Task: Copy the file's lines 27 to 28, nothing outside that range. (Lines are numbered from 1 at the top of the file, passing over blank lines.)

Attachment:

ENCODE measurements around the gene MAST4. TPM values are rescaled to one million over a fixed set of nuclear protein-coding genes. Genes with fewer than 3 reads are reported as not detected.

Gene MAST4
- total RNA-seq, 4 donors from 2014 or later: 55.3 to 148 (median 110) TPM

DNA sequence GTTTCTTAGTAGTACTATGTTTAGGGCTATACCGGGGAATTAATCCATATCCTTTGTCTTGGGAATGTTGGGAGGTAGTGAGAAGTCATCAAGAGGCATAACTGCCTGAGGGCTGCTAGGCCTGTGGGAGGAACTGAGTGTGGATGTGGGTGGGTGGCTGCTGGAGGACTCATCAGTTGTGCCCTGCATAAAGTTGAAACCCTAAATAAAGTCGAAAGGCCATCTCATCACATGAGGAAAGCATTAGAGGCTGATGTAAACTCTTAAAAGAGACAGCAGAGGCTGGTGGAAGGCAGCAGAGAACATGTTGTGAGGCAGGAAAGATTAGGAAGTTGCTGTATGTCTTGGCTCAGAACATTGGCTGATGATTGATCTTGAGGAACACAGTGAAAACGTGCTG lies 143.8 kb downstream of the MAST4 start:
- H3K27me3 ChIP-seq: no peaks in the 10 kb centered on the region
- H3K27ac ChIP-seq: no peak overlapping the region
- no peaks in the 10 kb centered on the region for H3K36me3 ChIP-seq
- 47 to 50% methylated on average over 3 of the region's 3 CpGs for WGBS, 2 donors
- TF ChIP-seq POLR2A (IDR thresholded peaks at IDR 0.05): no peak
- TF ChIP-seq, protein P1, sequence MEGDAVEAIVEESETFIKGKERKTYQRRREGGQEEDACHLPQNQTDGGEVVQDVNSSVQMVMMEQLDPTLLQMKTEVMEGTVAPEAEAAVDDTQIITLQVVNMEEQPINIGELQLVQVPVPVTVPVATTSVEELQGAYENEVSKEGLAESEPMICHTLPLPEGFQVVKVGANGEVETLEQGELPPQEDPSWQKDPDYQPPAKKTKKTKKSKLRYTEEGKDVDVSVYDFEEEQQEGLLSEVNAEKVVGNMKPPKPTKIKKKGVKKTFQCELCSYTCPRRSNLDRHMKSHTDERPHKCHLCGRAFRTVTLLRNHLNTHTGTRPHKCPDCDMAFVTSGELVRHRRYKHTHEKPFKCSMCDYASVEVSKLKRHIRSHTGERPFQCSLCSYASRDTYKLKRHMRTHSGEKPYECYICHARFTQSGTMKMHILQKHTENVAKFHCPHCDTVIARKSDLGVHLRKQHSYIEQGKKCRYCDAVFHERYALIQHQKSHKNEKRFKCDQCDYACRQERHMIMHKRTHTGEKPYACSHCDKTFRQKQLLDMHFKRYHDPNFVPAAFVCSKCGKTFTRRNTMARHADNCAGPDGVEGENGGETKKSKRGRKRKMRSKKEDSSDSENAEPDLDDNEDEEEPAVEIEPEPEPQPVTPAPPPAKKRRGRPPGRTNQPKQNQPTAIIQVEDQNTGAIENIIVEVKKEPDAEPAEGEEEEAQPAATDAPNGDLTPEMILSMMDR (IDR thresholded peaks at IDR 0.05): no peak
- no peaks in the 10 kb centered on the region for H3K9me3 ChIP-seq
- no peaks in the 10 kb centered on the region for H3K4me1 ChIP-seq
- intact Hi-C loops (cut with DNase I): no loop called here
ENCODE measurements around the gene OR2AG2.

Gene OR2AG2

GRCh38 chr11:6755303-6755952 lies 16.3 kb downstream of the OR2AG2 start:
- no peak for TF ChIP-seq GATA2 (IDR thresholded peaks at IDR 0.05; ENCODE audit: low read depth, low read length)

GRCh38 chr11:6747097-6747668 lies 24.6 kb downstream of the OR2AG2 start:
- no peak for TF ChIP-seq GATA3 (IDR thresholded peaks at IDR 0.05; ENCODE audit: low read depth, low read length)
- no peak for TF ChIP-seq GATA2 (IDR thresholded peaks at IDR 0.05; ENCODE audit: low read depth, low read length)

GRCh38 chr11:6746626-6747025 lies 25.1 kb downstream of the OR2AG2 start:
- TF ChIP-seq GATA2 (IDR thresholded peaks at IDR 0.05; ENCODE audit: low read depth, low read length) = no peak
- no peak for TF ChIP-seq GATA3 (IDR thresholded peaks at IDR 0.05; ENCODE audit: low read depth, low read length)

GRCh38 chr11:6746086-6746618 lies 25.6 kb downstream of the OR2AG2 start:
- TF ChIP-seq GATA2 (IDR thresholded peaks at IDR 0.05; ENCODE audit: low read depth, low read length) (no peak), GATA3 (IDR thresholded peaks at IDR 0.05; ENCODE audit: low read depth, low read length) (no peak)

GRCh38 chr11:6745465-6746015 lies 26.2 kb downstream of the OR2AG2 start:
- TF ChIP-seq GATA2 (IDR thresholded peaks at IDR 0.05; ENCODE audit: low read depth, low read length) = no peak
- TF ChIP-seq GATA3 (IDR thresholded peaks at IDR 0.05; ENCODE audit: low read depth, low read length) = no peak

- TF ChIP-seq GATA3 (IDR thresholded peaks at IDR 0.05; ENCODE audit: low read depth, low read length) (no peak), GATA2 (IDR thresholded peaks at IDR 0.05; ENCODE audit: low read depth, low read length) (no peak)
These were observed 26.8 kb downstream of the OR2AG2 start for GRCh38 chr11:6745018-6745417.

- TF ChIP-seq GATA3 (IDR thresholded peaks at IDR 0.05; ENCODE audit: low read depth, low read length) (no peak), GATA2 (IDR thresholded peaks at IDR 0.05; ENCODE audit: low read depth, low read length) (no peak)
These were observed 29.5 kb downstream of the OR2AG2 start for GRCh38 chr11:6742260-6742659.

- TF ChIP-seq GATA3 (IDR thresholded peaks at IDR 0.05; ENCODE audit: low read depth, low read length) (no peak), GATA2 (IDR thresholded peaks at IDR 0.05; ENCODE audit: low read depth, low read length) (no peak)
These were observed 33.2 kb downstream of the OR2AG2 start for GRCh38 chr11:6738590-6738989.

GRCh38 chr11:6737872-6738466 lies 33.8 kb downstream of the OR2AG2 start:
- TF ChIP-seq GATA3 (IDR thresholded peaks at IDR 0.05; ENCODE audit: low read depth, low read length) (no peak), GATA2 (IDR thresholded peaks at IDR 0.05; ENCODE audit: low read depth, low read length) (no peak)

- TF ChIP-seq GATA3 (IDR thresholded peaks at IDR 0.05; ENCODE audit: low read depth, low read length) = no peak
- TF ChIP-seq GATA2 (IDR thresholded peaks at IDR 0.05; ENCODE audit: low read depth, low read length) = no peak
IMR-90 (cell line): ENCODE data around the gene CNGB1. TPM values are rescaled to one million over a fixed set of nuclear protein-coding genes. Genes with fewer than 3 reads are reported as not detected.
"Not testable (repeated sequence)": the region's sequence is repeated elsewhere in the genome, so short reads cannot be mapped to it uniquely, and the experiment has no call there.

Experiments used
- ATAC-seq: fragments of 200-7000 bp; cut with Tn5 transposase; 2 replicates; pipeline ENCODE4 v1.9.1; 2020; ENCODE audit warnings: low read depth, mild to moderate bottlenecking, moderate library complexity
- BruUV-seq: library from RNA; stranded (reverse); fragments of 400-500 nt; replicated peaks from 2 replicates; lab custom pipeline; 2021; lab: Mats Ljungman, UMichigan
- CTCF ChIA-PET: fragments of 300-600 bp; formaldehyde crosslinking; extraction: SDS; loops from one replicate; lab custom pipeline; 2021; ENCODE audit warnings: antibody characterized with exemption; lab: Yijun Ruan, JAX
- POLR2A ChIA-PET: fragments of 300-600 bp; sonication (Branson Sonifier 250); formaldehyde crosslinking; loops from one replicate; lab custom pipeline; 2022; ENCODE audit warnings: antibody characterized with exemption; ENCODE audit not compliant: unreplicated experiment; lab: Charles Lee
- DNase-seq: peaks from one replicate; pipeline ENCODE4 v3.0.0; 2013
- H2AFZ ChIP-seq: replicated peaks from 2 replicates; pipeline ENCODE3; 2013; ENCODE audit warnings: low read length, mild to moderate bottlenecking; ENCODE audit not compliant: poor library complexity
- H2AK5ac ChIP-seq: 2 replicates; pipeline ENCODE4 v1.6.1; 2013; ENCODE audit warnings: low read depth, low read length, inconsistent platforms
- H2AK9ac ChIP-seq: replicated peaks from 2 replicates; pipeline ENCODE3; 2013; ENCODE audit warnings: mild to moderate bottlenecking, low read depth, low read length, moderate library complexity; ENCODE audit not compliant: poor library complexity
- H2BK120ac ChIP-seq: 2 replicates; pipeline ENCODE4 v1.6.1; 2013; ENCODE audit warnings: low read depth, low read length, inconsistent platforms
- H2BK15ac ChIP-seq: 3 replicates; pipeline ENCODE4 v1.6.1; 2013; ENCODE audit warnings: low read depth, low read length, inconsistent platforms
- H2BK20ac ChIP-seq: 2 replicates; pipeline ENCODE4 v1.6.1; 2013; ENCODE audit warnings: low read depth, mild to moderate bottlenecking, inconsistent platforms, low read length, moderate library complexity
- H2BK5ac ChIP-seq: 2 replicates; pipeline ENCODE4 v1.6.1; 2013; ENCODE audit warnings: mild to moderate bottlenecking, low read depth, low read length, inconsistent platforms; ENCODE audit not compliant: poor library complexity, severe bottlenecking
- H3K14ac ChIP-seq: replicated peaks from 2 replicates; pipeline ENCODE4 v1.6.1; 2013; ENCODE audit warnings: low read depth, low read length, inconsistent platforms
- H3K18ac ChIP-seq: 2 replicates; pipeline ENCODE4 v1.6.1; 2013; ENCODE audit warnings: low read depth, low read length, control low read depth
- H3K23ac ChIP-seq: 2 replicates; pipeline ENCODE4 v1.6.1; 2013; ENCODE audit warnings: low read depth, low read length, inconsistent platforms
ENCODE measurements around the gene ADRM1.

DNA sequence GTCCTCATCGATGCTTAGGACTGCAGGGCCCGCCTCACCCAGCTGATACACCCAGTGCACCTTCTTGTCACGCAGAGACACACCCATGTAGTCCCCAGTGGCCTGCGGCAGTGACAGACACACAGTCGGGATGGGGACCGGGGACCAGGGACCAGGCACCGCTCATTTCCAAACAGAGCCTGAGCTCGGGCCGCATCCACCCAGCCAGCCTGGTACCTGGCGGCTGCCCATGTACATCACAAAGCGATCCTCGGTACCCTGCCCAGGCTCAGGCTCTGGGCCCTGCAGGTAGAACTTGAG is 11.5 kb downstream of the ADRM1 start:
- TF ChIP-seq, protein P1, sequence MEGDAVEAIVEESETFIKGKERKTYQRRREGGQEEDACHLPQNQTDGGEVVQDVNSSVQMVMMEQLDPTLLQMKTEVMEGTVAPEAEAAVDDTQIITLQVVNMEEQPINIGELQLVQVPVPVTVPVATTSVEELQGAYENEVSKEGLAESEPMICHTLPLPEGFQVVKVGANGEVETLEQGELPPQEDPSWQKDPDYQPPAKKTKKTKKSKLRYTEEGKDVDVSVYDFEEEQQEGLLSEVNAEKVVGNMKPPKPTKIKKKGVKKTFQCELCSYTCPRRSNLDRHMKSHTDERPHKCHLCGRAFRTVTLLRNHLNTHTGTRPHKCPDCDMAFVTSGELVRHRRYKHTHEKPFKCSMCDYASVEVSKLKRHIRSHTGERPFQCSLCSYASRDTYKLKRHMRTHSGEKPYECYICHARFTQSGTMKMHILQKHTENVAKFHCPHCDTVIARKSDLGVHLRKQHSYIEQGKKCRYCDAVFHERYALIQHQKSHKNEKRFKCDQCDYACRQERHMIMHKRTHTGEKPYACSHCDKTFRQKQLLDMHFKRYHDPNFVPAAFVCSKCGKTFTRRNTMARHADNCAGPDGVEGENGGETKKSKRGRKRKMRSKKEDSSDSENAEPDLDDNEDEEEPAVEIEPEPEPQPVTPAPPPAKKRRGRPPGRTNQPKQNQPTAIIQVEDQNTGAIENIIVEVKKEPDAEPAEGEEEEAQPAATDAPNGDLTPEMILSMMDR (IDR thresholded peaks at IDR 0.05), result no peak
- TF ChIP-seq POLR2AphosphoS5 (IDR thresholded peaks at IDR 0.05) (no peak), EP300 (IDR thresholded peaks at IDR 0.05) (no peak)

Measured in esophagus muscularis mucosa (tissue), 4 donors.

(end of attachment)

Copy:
- TF ChIP-seq GATA2 (IDR thresholded peaks at IDR 0.05; ENCODE audit: low read depth, low read length) = no peak
- TF ChIP-seq GATA3 (IDR thresholded peaks at IDR 0.05; ENCODE audit: low read depth, low read length) = no peak